The Young Engineers in Nevada eBook

H. Irving Hancock
This eBook from the Gutenberg Project consists of approximately 194 pages of information about The Young Engineers in Nevada.

“After we’ve seen and spoken to Mr. Dunlop,” Tom amended.  “We can’t run off without explanation to the guests that we have invited to share the camp that we thought had.”

Barely a hundred yards away four men lay on their stomachs, heads concealed behind a low fringe of brush under which the muzzles of their rifles peeped.

“Remember,” whispered Dolph Gage faintly, “all of you fire your first shot into Jim Ferrers.  After that we’ll take charge of the youngsters!  Get a close bead on Jim.  Ready!”



Jim Ferrers had stated a plain truth when he remarked that Nevada men did not often waste ammunition.

With four rifles aimed at him, at that short, point-blank range, it would seem that Jim’s last moment had come.

Yet at that instant the sound of an approaching motor ear was heard.

Then the car, moving at twelve miles an hour mounted the crest at a point less than seventy yards from where the four ambushed men lay.

Joe Timmins caught sight of them.

“Take the wheel!” muttered Timmins, forcing Parkinson’s nearer hand to the wheel.

In an instant Joe was upon his feet, drawing his revolver.  He fired at the men in ambush, but a lurch of the car on the rough ground destroyed his aim.

“Dolph Gage and his rascals at the ridge,” bellowed Joe, in a fog-horn voice, pointing.

Jim Ferrers dropped to the ground, hugging it flat.  Harry followed suit.  Tom Reade hesitated an instant, then away he flew at a dead run.

Close to a tree Tom stopped, thrusting right hand in among the bushes.  Up and down his hand moved.

“Shoot and duck!” snarled Dolph, in a passion because of their having been discovered.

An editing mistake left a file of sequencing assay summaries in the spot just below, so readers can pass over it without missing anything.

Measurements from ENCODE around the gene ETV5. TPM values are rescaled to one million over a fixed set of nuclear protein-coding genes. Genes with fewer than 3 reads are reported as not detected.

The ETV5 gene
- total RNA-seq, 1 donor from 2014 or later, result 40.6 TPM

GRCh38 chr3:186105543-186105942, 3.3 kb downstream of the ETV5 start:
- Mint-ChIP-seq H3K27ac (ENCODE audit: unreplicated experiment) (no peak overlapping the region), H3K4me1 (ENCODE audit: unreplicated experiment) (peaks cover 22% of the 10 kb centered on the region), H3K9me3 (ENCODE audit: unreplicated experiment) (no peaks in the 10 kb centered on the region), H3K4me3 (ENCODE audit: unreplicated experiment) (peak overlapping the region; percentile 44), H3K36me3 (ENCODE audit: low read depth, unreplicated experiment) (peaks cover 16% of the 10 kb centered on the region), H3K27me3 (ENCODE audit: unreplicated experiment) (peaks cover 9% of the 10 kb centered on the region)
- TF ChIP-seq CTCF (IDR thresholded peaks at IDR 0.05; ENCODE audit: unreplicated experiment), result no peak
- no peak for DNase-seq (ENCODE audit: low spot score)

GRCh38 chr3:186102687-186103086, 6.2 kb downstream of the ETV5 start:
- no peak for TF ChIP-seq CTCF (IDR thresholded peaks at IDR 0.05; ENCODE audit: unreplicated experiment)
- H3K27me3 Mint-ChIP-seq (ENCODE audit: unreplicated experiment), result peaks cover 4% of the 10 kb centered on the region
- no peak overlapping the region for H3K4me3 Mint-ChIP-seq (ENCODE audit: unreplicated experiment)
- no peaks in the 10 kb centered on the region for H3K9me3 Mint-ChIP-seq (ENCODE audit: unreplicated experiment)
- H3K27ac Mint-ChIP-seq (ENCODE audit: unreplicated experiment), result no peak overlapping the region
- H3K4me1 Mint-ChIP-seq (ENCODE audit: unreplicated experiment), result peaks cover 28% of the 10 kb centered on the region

Over by the ridge where Gage and his fellow rascals lay it looked as though a volcano had started in operation on a small scale.

Fragments of rock, clouds of dirt, splinters and bits of brush shot up in the air.

Following the report came a volley of terrific yells from Dolph and his fellows.

They had been on the instant of firing when the big explosion came.  Jim Ferrers, too, was taking careful aim at the moment.

It is a law of Nature that whatever goes up debris, mixed with larger pieces of rock and clots of earth, descended on the scene of the explosion.  Yet little of this flying stuff reached Dolph Gage and his companions, for they were up and running despite the mark that they thus presented to Ferrers.

Nor did the rascals stop running until they had reached distant cover.

“Stop it, Jim—–­don’t shoot!” gasped Tom Reade, choking with laughter, as Ferrers leaped to his feet, taking aim after the fugitives.

“I want Dolph Gage, while I’ve got a good, legal excuse,” growled Ferrers, glancing along rifle barrel at the forward sight.

Project Gutenberg
The Young Engineers in Nevada from Project Gutenberg. Public domain.
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